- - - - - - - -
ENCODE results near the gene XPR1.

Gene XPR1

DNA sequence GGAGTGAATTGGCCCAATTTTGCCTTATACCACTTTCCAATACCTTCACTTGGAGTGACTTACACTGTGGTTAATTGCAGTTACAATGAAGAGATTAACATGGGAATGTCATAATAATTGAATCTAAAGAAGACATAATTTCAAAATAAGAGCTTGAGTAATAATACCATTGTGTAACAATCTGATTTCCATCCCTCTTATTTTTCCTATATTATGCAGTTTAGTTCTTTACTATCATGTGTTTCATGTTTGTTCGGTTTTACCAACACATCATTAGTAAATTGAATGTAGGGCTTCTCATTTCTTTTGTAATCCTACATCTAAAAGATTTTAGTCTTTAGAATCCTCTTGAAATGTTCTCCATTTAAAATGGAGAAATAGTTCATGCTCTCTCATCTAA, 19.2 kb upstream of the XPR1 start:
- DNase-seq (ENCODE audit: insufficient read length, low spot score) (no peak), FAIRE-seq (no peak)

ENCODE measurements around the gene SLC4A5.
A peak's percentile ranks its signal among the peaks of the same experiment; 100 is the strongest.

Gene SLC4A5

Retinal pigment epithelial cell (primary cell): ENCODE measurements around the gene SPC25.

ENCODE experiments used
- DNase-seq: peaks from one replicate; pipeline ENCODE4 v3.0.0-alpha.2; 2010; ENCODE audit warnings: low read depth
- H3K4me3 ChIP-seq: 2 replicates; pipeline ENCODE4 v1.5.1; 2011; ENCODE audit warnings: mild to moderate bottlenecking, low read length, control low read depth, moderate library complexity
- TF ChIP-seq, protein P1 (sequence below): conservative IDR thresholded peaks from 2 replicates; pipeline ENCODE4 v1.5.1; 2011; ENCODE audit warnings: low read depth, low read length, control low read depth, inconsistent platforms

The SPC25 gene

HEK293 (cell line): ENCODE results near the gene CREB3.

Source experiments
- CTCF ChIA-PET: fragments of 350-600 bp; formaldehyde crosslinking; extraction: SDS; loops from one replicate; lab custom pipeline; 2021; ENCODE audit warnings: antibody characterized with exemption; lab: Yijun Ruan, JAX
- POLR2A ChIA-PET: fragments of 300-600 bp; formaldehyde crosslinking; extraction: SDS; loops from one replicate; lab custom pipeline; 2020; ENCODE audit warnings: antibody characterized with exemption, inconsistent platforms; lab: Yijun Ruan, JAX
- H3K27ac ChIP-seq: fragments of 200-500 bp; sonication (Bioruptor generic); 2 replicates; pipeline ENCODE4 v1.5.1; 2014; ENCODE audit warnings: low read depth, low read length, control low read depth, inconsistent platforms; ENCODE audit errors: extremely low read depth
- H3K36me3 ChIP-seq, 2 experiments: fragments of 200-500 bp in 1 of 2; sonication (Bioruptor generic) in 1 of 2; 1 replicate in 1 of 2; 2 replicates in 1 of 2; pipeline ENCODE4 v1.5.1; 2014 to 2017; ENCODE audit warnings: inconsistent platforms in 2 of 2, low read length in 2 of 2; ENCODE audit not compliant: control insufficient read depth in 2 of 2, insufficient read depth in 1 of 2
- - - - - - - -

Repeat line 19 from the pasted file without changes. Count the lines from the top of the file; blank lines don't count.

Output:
- H3K36me3 ChIP-seq, 2 experiments: fragments of 200-500 bp in 1 of 2; sonication (Bioruptor generic) in 1 of 2; 1 replicate in 1 of 2; 2 replicates in 1 of 2; pipeline ENCODE4 v1.5.1; 2014 to 2017; ENCODE audit warnings: inconsistent platforms in 2 of 2, low read length in 2 of 2; ENCODE audit not compliant: control insufficient read depth in 2 of 2, insufficient read depth in 1 of 2